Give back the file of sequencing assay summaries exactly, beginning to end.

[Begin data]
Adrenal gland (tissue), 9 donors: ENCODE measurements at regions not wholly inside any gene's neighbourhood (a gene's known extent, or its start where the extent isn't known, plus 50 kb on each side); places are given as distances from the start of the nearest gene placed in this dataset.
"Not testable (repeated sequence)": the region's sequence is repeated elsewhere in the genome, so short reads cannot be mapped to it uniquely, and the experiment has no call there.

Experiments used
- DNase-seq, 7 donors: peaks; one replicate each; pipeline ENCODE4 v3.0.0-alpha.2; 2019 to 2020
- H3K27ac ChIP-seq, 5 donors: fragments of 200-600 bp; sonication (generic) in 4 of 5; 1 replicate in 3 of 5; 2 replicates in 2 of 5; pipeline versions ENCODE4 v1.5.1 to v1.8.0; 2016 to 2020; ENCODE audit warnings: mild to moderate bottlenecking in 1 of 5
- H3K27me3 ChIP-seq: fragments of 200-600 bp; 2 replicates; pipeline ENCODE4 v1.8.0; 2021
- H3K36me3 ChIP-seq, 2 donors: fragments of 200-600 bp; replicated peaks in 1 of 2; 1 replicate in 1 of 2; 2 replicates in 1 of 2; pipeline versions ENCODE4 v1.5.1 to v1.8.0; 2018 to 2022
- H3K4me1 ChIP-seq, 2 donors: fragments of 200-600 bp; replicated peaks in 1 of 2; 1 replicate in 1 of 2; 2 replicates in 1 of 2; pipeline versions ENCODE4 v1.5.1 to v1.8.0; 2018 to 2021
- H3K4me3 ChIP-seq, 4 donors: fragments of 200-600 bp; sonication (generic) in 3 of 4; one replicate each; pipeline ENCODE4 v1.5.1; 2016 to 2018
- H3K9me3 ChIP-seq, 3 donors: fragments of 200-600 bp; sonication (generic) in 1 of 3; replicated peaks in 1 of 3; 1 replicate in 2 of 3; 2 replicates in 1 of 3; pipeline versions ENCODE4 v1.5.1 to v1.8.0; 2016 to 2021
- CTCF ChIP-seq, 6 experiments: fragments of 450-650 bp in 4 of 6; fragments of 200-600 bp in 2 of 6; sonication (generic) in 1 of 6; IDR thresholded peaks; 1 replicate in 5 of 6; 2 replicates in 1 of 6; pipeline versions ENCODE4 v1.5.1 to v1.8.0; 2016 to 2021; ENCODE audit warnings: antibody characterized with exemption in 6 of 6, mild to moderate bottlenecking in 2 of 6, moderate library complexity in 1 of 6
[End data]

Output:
Adrenal gland (tissue), 9 donors: ENCODE measurements at regions not wholly inside any gene's neighbourhood (a gene's known extent, or its start where the extent isn't known, plus 50 kb on each side); places are given as distances from the start of the nearest gene placed in this dataset.
"Not testable (repeated sequence)": the region's sequence is repeated elsewhere in the genome, so short reads cannot be mapped to it uniquely, and the experiment has no call there.

Experiments used
- DNase-seq, 7 donors: peaks; one replicate each; pipeline ENCODE4 v3.0.0-alpha.2; 2019 to 2020
- H3K27ac ChIP-seq, 5 donors: fragments of 200-600 bp; sonication (generic) in 4 of 5; 1 replicate in 3 of 5; 2 replicates in 2 of 5; pipeline versions ENCODE4 v1.5.1 to v1.8.0; 2016 to 2020; ENCODE audit warnings: mild to moderate bottlenecking in 1 of 5
- H3K27me3 ChIP-seq: fragments of 200-600 bp; 2 replicates; pipeline ENCODE4 v1.8.0; 2021
- H3K36me3 ChIP-seq, 2 donors: fragments of 200-600 bp; replicated peaks in 1 of 2; 1 replicate in 1 of 2; 2 replicates in 1 of 2; pipeline versions ENCODE4 v1.5.1 to v1.8.0; 2018 to 2022
- H3K4me1 ChIP-seq, 2 donors: fragments of 200-600 bp; replicated peaks in 1 of 2; 1 replicate in 1 of 2; 2 replicates in 1 of 2; pipeline versions ENCODE4 v1.5.1 to v1.8.0; 2018 to 2021
- H3K4me3 ChIP-seq, 4 donors: fragments of 200-600 bp; sonication (generic) in 3 of 4; one replicate each; pipeline ENCODE4 v1.5.1; 2016 to 2018
- H3K9me3 ChIP-seq, 3 donors: fragments of 200-600 bp; sonication (generic) in 1 of 3; replicated peaks in 1 of 3; 1 replicate in 2 of 3; 2 replicates in 1 of 3; pipeline versions ENCODE4 v1.5.1 to v1.8.0; 2016 to 2021
- CTCF ChIP-seq, 6 experiments: fragments of 450-650 bp in 4 of 6; fragments of 200-600 bp in 2 of 6; sonication (generic) in 1 of 6; IDR thresholded peaks; 1 replicate in 5 of 6; 2 replicates in 1 of 6; pipeline versions ENCODE4 v1.5.1 to v1.8.0; 2016 to 2021; ENCODE audit warnings: antibody characterized with exemption in 6 of 6, mild to moderate bottlenecking in 2 of 6, moderate library complexity in 1 of 6